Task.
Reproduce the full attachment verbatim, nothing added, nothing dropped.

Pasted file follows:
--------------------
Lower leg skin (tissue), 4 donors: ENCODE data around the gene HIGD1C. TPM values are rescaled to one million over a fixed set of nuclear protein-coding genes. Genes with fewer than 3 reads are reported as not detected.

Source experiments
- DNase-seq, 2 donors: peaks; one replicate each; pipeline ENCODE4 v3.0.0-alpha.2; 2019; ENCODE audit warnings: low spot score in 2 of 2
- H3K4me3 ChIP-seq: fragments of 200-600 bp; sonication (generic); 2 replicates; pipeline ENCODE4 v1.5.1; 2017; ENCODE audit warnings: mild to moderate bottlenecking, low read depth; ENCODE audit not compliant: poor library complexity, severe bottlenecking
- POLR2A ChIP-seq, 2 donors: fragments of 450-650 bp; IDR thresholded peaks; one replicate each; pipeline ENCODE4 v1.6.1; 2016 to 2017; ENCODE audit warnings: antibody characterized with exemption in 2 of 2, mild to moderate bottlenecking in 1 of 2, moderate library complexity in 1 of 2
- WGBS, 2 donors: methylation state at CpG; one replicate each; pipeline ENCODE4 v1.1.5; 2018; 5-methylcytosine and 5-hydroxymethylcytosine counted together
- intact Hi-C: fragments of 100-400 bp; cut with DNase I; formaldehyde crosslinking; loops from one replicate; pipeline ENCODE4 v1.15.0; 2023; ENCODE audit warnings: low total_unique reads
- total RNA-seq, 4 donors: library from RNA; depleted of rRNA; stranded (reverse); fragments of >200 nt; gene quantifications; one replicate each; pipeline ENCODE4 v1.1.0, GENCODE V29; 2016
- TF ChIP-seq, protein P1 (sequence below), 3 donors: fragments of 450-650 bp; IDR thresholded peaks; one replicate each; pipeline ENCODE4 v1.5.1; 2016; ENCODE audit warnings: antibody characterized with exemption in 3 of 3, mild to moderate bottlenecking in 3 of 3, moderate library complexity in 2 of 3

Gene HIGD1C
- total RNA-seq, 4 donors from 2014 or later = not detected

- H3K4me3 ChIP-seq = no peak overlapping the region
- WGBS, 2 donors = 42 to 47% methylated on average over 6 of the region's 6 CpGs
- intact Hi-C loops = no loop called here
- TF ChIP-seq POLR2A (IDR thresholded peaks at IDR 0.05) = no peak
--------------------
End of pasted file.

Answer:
Lower leg skin (tissue), 4 donors: ENCODE data around the gene HIGD1C. TPM values are rescaled to one million over a fixed set of nuclear protein-coding genes. Genes with fewer than 3 reads are reported as not detected.

Source experiments
- DNase-seq, 2 donors: peaks; one replicate each; pipeline ENCODE4 v3.0.0-alpha.2; 2019; ENCODE audit warnings: low spot score in 2 of 2
- H3K4me3 ChIP-seq: fragments of 200-600 bp; sonication (generic); 2 replicates; pipeline ENCODE4 v1.5.1; 2017; ENCODE audit warnings: mild to moderate bottlenecking, low read depth; ENCODE audit not compliant: poor library complexity, severe bottlenecking
- POLR2A ChIP-seq, 2 donors: fragments of 450-650 bp; IDR thresholded peaks; one replicate each; pipeline ENCODE4 v1.6.1; 2016 to 2017; ENCODE audit warnings: antibody characterized with exemption in 2 of 2, mild to moderate bottlenecking in 1 of 2, moderate library complexity in 1 of 2
- WGBS, 2 donors: methylation state at CpG; one replicate each; pipeline ENCODE4 v1.1.5; 2018; 5-methylcytosine and 5-hydroxymethylcytosine counted together
- intact Hi-C: fragments of 100-400 bp; cut with DNase I; formaldehyde crosslinking; loops from one replicate; pipeline ENCODE4 v1.15.0; 2023; ENCODE audit warnings: low total_unique reads
- total RNA-seq, 4 donors: library from RNA; depleted of rRNA; stranded (reverse); fragments of >200 nt; gene quantifications; one replicate each; pipeline ENCODE4 v1.1.0, GENCODE V29; 2016
- TF ChIP-seq, protein P1 (sequence below), 3 donors: fragments of 450-650 bp; IDR thresholded peaks; one replicate each; pipeline ENCODE4 v1.5.1; 2016; ENCODE audit warnings: antibody characterized with exemption in 3 of 3, mild to moderate bottlenecking in 3 of 3, moderate library complexity in 2 of 3

Gene HIGD1C
- total RNA-seq, 4 donors from 2014 or later = not detected

- H3K4me3 ChIP-seq = no peak overlapping the region
- WGBS, 2 donors = 42 to 47% methylated on average over 6 of the region's 6 CpGs
- intact Hi-C loops = no loop called here
- TF ChIP-seq POLR2A (IDR thresholded peaks at IDR 0.05) = no peak